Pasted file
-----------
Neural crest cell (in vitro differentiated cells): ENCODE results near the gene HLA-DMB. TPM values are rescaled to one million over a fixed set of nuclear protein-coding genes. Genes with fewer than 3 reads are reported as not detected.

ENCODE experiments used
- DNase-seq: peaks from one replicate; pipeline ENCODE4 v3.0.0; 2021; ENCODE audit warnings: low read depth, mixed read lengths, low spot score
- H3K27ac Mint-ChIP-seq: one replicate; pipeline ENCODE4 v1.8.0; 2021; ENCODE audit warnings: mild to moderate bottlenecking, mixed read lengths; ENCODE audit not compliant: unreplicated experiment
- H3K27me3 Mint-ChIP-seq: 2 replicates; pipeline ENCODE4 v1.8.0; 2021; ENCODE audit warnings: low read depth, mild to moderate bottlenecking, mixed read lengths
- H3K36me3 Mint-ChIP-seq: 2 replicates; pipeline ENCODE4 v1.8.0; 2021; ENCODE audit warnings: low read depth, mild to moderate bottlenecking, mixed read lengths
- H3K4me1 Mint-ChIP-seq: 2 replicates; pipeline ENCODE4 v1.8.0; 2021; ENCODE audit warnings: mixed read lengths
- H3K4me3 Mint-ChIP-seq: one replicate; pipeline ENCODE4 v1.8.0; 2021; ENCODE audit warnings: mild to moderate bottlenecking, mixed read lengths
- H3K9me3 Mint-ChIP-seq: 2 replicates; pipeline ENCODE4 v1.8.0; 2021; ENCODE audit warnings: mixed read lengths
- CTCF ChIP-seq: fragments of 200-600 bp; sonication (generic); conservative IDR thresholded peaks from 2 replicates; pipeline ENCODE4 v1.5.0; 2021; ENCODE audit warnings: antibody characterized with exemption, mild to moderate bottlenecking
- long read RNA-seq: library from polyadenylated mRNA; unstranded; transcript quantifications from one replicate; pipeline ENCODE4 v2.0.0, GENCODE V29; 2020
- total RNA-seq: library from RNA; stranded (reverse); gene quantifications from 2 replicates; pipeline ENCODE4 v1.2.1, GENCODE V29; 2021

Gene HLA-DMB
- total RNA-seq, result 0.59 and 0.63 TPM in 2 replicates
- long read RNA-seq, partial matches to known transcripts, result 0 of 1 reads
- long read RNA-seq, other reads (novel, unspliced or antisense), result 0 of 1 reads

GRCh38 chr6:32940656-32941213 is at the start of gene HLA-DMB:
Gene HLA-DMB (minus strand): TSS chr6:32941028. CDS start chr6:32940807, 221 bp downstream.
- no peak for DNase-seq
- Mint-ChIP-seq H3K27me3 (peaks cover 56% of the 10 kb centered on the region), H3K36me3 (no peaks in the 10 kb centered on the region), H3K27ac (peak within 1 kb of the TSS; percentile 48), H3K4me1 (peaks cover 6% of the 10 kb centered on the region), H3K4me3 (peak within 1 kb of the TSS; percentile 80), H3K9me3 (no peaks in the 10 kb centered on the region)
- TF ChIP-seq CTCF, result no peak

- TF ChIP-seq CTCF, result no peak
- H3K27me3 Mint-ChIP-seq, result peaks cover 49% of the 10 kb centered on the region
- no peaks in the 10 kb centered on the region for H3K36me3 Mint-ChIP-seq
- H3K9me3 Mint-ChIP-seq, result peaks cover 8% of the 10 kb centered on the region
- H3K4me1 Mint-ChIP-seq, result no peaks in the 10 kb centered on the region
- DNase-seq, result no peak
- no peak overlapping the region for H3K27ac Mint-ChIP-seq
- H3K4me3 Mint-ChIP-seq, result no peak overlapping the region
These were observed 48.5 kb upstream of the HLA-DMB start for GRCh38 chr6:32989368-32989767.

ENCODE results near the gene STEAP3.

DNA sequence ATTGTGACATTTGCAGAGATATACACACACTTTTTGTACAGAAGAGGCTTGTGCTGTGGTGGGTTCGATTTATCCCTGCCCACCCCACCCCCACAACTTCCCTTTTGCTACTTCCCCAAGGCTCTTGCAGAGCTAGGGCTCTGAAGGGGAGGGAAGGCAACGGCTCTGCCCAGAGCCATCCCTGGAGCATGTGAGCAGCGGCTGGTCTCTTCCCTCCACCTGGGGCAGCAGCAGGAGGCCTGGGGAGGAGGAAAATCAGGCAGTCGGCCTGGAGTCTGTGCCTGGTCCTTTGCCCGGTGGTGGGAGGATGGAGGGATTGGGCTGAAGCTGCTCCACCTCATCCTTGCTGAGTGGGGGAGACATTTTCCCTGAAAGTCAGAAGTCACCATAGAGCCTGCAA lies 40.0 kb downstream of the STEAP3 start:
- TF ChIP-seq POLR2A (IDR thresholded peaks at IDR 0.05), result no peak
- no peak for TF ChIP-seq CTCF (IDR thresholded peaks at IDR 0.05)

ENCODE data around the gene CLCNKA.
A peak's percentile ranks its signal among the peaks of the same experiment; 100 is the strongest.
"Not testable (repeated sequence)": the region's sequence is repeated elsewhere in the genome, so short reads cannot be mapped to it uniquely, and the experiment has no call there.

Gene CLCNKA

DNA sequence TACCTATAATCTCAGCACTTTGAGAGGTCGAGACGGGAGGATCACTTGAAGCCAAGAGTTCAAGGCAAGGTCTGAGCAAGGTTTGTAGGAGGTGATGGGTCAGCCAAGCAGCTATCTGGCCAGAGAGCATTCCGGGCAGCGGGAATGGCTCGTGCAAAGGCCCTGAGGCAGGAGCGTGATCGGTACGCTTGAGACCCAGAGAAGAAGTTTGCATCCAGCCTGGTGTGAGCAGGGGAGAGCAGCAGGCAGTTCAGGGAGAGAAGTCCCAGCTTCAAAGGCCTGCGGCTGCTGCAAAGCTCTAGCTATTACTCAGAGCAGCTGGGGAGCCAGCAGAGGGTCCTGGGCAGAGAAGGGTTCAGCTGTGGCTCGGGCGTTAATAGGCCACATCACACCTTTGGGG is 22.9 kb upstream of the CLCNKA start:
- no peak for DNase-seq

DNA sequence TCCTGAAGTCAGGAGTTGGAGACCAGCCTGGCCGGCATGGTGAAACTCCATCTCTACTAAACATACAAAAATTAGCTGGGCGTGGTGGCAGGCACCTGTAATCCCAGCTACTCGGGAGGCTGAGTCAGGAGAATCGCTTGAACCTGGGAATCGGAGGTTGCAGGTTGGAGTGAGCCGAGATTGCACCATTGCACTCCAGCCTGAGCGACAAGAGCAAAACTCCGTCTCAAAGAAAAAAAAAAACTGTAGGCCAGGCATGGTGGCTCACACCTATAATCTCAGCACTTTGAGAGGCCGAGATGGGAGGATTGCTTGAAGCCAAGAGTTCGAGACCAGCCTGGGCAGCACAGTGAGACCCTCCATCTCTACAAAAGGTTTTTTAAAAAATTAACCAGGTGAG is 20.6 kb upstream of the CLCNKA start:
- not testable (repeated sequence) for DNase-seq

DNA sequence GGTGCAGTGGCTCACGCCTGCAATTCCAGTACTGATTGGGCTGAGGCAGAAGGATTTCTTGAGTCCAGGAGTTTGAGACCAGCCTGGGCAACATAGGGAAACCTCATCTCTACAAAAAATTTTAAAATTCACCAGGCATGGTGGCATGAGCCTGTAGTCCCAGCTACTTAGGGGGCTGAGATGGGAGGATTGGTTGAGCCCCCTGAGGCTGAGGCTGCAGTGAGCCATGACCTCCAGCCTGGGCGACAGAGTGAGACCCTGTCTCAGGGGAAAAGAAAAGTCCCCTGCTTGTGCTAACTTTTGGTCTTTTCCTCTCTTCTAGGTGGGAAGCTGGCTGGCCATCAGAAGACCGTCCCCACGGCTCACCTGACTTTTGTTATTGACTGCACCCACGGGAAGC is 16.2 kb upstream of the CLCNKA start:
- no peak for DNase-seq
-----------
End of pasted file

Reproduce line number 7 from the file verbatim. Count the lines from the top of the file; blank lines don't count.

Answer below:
- H3K4me1 Mint-ChIP-seq: 2 replicates; pipeline ENCODE4 v1.8.0; 2021; ENCODE audit warnings: mixed read lengths